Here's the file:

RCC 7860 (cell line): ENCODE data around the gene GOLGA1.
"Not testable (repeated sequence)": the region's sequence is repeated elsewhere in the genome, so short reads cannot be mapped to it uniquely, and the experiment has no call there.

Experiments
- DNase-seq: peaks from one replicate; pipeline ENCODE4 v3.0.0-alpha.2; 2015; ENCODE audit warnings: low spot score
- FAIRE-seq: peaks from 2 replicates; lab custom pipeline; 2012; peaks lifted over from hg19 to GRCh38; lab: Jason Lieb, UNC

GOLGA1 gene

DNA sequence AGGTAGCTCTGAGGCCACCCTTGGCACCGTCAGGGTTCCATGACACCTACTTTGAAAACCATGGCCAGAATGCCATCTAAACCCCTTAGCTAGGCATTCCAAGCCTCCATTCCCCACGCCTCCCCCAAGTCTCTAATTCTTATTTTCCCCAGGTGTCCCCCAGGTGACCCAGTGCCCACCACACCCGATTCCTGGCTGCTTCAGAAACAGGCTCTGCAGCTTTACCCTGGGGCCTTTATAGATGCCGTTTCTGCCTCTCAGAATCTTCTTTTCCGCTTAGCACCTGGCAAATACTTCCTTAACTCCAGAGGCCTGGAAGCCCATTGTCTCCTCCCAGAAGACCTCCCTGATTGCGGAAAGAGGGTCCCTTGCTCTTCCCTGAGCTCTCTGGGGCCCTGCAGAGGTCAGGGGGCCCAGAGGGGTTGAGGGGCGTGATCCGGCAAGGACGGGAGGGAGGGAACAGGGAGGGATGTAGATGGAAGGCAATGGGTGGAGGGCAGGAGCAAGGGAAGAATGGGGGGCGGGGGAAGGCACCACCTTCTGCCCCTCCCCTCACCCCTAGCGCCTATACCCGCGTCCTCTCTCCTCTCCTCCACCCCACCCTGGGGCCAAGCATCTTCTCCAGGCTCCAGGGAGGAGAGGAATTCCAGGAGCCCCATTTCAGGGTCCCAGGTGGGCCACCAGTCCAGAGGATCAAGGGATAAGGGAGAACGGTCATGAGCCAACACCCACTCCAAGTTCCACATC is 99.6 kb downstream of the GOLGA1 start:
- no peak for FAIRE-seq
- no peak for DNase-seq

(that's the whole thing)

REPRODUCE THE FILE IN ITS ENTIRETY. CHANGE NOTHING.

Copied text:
RCC 7860 (cell line): ENCODE data around the gene GOLGA1.
"Not testable (repeated sequence)": the region's sequence is repeated elsewhere in the genome, so short reads cannot be mapped to it uniquely, and the experiment has no call there.

Experiments
- DNase-seq: peaks from one replicate; pipeline ENCODE4 v3.0.0-alpha.2; 2015; ENCODE audit warnings: low spot score
- FAIRE-seq: peaks from 2 replicates; lab custom pipeline; 2012; peaks lifted over from hg19 to GRCh38; lab: Jason Lieb, UNC

GOLGA1 gene

DNA sequence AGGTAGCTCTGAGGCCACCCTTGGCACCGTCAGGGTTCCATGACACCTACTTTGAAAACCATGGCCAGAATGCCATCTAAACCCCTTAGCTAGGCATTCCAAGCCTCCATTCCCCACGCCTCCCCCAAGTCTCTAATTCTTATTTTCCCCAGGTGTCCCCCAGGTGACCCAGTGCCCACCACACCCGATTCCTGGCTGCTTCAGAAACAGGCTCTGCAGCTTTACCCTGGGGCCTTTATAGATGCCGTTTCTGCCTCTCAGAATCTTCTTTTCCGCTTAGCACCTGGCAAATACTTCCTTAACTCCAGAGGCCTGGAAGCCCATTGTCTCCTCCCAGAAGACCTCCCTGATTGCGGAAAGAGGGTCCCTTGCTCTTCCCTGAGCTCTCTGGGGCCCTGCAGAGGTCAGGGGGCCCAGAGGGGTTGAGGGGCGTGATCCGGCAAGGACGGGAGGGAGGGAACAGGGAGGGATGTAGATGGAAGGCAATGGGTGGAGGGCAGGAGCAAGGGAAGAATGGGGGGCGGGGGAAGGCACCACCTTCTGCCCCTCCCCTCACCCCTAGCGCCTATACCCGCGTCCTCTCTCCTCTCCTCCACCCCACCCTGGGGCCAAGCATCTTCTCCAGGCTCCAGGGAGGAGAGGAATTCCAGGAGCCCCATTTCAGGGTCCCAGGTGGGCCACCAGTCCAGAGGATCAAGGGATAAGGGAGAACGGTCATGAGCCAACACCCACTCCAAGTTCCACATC is 99.6 kb downstream of the GOLGA1 start:
- no peak for FAIRE-seq
- no peak for DNase-seq